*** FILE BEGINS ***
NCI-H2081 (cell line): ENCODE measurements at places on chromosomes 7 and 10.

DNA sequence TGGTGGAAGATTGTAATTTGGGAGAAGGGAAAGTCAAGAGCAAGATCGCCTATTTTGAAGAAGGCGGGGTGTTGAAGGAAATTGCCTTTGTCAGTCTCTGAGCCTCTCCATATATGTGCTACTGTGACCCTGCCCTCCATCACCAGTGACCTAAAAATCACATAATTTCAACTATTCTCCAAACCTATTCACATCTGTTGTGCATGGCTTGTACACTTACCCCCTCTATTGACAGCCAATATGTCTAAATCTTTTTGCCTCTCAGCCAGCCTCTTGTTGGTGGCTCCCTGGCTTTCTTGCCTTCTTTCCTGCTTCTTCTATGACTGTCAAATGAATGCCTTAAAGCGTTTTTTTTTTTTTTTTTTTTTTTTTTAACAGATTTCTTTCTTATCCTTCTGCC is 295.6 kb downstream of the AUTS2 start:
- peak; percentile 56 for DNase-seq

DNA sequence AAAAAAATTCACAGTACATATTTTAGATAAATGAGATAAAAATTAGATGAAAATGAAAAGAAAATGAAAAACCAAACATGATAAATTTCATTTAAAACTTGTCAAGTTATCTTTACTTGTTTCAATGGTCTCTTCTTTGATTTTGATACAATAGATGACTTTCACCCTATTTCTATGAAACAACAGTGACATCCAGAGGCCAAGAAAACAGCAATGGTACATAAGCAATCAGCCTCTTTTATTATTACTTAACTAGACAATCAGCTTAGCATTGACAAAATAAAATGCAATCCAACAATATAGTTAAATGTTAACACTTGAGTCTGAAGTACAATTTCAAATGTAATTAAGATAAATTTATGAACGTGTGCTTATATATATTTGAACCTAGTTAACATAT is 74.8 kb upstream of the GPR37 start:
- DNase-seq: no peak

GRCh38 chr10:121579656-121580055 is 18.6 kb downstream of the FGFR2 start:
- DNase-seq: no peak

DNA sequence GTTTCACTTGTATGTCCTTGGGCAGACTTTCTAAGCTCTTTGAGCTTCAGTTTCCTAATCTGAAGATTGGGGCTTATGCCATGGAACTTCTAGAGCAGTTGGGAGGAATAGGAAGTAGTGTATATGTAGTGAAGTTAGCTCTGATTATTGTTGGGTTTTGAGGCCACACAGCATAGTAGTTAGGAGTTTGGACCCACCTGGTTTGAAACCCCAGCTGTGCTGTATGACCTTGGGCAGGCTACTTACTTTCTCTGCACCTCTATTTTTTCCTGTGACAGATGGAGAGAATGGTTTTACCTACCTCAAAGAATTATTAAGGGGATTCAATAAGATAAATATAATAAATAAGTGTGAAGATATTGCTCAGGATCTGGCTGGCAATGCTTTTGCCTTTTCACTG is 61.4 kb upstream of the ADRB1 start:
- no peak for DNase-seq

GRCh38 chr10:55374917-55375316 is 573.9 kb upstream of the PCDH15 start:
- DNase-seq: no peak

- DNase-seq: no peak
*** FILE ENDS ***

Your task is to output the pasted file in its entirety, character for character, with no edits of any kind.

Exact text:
NCI-H2081 (cell line): ENCODE measurements at places on chromosomes 7 and 10.

DNA sequence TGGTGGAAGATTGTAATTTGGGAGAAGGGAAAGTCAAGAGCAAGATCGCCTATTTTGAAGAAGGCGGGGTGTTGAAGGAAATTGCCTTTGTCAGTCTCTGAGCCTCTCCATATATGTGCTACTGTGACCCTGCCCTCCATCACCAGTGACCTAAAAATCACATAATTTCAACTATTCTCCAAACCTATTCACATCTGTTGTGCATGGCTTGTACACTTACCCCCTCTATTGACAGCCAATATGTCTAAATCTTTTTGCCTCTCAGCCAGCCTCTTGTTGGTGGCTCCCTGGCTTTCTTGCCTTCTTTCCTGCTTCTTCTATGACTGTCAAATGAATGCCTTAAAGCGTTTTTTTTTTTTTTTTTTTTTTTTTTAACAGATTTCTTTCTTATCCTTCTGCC is 295.6 kb downstream of the AUTS2 start:
- peak; percentile 56 for DNase-seq

DNA sequence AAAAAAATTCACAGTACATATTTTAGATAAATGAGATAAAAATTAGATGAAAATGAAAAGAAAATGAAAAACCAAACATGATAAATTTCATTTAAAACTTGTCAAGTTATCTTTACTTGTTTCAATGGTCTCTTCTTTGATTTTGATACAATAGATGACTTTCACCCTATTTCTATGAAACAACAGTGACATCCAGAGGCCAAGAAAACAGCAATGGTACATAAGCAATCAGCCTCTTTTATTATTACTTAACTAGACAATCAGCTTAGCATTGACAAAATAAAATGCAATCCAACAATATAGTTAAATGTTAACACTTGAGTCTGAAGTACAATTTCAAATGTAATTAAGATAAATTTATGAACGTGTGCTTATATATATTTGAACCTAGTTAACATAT is 74.8 kb upstream of the GPR37 start:
- DNase-seq: no peak

GRCh38 chr10:121579656-121580055 is 18.6 kb downstream of the FGFR2 start:
- DNase-seq: no peak

DNA sequence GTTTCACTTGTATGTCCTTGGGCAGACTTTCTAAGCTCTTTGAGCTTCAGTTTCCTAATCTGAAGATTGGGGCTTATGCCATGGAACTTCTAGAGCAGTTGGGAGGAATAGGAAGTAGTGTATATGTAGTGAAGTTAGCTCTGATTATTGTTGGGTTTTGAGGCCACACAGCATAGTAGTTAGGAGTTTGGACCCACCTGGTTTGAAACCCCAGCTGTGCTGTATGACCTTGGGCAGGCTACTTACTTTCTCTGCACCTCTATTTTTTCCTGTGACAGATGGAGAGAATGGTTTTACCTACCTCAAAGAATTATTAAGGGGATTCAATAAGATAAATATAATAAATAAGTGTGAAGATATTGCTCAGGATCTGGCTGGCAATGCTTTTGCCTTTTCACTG is 61.4 kb upstream of the ADRB1 start:
- no peak for DNase-seq

GRCh38 chr10:55374917-55375316 is 573.9 kb upstream of the PCDH15 start:
- DNase-seq: no peak

- DNase-seq: no peak